Step #3: The behaviors of your target market
Since you aim specifically to be a power-blogger and your target audiences are all online creatures, you have to particularly zero in on behaviors and habits online. Where do people hang out, what type of information do they consume, where do they shop, what processes do they use to shop, how exactly do they lean on others to get advice on various topics, how do they socialize, how do they search for information, how do they make decisions …
One thing to beware of with online target audiences is that online people often show both their “real personalities” and their “aspirational personalities”. Since we cannot really know the physical person very accurately, we may not know if they are projecting themselves authentically or they are trying to be somebody they are not.
Some bloggers see this as a problem. But this topic is worth questioning more deeply. If some people are showing their aspirational selves, is it not easier to read their needs for personal improvement? Is it not easier to then write to them in a way that directly focuses on their needy areas? It’s perfectly okay if your target market has a lot of people hiding their true identities and showing their aspirational identities, because in the end it’s all to your advantage if you can help them get to the life they seek.
Step #4: Appealing both rationally and emotionally
After you’ve researched and zeroed-in on the ideal target audiences for you, you have to take a moment to see if there’s a fit with what they may be looking for in you. There are typically two types of satisfactions target audiences expect from bloggers whom they like to read.
Your rational attributes are qualities that you need to get you entry through their gates. You must be able to demonstrate to your target audience that you have the expected education, experience, certifications and skills to do what they need you to do. Then there are the emotional attributes you will be judged by … such as whether you have a sense of humor, empathy, friendliness or sincerity.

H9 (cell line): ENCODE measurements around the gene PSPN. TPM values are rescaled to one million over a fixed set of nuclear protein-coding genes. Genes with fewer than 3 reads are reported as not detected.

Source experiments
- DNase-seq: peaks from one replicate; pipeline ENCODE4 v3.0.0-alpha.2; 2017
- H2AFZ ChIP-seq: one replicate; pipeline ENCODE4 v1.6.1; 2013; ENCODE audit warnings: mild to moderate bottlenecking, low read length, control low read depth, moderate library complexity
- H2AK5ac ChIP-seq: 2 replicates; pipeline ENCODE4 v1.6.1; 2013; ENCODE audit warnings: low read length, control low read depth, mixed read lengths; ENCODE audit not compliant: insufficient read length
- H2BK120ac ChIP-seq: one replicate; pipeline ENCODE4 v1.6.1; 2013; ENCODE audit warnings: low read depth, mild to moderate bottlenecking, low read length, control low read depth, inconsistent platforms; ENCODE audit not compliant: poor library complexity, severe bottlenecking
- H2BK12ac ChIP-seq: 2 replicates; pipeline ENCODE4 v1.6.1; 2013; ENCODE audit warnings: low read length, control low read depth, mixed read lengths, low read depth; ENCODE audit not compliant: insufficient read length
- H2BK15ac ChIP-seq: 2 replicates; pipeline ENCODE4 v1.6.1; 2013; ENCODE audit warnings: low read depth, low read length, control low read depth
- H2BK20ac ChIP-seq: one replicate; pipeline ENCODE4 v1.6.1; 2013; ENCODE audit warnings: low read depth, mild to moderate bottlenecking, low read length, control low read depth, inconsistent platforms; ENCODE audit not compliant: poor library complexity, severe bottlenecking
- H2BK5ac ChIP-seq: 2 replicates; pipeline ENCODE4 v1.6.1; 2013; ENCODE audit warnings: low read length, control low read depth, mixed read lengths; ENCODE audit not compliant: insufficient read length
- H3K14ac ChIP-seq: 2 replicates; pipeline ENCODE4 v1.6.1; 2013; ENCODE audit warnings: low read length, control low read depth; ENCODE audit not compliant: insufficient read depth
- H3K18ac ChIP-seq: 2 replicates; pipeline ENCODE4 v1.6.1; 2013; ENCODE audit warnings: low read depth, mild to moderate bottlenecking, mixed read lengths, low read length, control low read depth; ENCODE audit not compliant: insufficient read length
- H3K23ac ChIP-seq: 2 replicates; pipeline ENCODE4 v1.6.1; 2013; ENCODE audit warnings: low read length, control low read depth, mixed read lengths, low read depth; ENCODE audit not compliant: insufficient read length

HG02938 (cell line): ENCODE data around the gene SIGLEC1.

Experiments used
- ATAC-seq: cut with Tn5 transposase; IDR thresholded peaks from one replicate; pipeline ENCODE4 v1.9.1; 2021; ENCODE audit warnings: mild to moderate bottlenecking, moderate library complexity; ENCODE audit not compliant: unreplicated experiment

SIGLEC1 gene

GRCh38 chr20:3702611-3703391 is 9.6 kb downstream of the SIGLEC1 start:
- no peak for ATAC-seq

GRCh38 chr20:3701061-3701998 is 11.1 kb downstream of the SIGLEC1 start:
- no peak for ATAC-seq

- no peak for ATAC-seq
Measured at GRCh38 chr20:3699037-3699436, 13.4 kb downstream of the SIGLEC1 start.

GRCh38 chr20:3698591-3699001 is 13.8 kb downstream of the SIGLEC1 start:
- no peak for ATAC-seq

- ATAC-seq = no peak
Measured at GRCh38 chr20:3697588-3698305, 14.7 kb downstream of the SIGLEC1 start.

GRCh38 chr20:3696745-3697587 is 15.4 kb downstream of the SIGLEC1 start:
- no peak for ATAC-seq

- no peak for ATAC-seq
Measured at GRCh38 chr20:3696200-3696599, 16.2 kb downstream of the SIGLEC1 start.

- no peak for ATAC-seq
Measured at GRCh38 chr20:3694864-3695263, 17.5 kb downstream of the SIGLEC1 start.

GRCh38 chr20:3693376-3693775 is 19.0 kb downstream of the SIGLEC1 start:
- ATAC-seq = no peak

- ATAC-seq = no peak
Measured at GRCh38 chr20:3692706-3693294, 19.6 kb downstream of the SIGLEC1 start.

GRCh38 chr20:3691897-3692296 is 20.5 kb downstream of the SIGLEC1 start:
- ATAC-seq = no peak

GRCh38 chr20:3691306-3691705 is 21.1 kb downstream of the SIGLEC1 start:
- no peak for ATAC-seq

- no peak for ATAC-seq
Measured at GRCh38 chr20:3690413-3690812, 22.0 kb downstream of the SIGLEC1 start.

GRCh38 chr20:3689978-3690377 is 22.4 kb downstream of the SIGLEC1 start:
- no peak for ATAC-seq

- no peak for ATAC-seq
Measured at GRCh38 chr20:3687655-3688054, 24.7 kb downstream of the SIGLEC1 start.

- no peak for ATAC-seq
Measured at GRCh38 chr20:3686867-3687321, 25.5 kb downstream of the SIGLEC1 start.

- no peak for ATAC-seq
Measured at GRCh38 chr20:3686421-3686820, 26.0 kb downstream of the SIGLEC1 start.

Remember, that even if you create initial attraction through your rational attributes, it’s the emotional attributes that will bring people back to your blog again and again because of the ambience of the blog. So when you project your reasons for fit with your audience you have to try and gauge whether you are on their desired wavelength both rationally and emotionally.
Step #5: Locating the real pain-points of your targets
By now you should have a reasonable idea of whom you’re going to target and where you’d fit into their interest bandwidth. But one other piece of the target audience puzzle has to be still evaluated. You have to ask yourself the question: “What are the real pain-points of my target audiences? How can I can step forward to help them in their areas of maximum vulnerability?”
Nine times out of ten, people look around actively for valuable information, and consume it with eager attention, either when they feel a sharp pain-point in their lives, or they are vaguely aware of some discomfort in themselves that they cannot yet articulate, but they feel the need to “scratch the itch”. If you as a blogger can help clarify your target audience’s pain-points faster or better than competition, you’re already halfway there. If you can provide clever solutions in addition to helping clarify their pain-points, you’ll very quickly become their most-preferred go-to person whose products they are compelled to buy.
As a power-blogger you have to not just intuit, but factually ascertain your target audiences’ existing or potential pain points. The reason you can’t just use your intuitive guesses is because pain-points are never actually well-explained by consumers. Even in direct interviews, they may tell you of the symptoms of their pains but not the root causes. Your target audiences are not experts in the areas that are causing them pain. If they were, they would have solved their challenges already, wouldn’t they? Because they’re not experts, they struggle to accurately verbalize exactly what their problems are. Or, often times, they might be very vague if they have not even realized they have a problem yet.